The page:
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I still a bit confused with those Immediate Invoked Function Expression. I got the scope closure (I've read Crockford's book), but then @plalx kindly wrote me this example for another doubt i had (jsfiddle linked at the end) using IIFE. And that made a bit confused again, here how I'm thinking.

In Java one would think:

type doSome(type input){
do_stuff
return same type
};

then later

doSome(data);

so in js I could do just the same, right?

function doSome(input){
do_stuff;
return someThing;
}

and latter:

doSome(data);

or with an IIFE much more used:

var doSome = (function(data){
do_stuff;
return something
})();

and latter:

doSome(data);

Am I correct so far?

So my question is: Why use IIFE instead of the other way in this case? both codes that raised this doubt are in jsfiddle:

http://jsfiddle.net/Victornpb/PT6Xc/7/

http://jsfiddle.net/PT6Xc/8/

share|improve this question
    
The IIFE will be immediately fired so its different from the function above it. An IIFE is a function you want to execute immediately so its the same as calling function init(){/**/}; init(); with (function(/**/){})() –  megawac Oct 17 '13 at 0:07
1  
If the thing you return in the IIFE is a function then you can doSome(data) otherwise it's similar to setting doSome to a value. –  asafreedman Oct 17 '13 at 0:09
    
@asafreedman That's makes sense, plalx did that, returned a function! Now i see :) thanks a lot. –  v.k. Oct 17 '13 at 0:12

2 Answers 2

up vote 2 down vote accepted

IIFEs are useful for using closures to hold references to "private" variables. They might be used to prevent others from modifying values you want to protect, or to hold the result of a computation that only needs to be done once (or occasionally) but is frequently used by the function.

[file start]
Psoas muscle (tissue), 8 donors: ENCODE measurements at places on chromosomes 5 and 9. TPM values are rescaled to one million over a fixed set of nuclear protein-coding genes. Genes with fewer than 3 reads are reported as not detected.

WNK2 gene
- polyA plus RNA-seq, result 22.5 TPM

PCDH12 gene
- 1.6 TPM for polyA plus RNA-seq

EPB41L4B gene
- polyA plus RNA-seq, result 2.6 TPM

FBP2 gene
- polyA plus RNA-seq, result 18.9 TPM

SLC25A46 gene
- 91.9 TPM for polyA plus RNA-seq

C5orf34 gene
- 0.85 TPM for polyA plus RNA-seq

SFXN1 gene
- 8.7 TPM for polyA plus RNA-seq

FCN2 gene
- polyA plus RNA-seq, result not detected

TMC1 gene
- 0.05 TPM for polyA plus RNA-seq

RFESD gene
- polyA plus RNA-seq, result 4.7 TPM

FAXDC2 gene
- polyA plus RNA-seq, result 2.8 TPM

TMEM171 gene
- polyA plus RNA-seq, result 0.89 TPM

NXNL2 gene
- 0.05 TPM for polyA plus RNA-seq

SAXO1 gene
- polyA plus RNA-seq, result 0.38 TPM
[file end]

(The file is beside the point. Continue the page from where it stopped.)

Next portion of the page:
e.g. to get the text of an element you might write:

function getText(el) {

  if (typeof el.textContent == 'string') {
    return el.textContent;

  } else if (typeof el.innerText == 'string') {
    return el.innerText;
  }
}

but to avoid having to do the test every time, an IIFE can be used and the test performed just once:

var getText = (function() {
  var d = document.createElement('div');

  if (typeof div.textContent == 'string') {
    return function (el) {
      return el.textContent;
    };

  } else if (typeof div.innerText == 'string') {
    return function (el) {
      return el.innerText;
    };
  }
}());

So the test is only performed once. You can also keep a reference to the global object using a similar strategy:

var someFn = (function (global) {

    // in here, you are certain that global references the global object

    return function() {
      // and in here too
    };

// And here's where it comes from
}(this));
share|improve this answer
    
Thanks, if I understood that correctly you would call the IIFE version by calling getText(element) right? –  v.k. Oct 17 '13 at 0:17
    
@v.k.—correct.. –  RobG Oct 17 '13 at 1:06

The primary difference between those two example is how often the body of the function is evaluated.

In this example: http://jsfiddle.net/Victornpb/PT6Xc/7/, with the IIFE, the code inside is only evaluated once and the function is returned. When you run the function via

document.body.innerHTML = deaccentuate(s);

It only executes the body of the function that was returned and not the statements that come prior to it.

In the other example: http://jsfiddle.net/PT6Xc/8/

The entire body of the function is evaluated every time you run the deaccentuate(s) function.

document.body.innerHTML = deaccentuate(s);

So, if you have some heavy operation that you just want to perform once at runtime, or like @RobG said for private members, use the IIFE in this case.

You can verify this by adding console.log("whatever") to the top of both examples to verify.

http://jsfiddle.net/PT6Xc/9/ -> goes with /7/

and

http://jsfiddle.net/PT6Xc/10/ -> goes with /8/

share|improve this answer
    
Thanks guys, that is clear to me now. –  v.k. Oct 17 '13 at 0:48
    
This is corretct as well, I'd like to be able accept both answer, but i can't,so double thanks! –  v.k. Oct 17 '13 at 0:51

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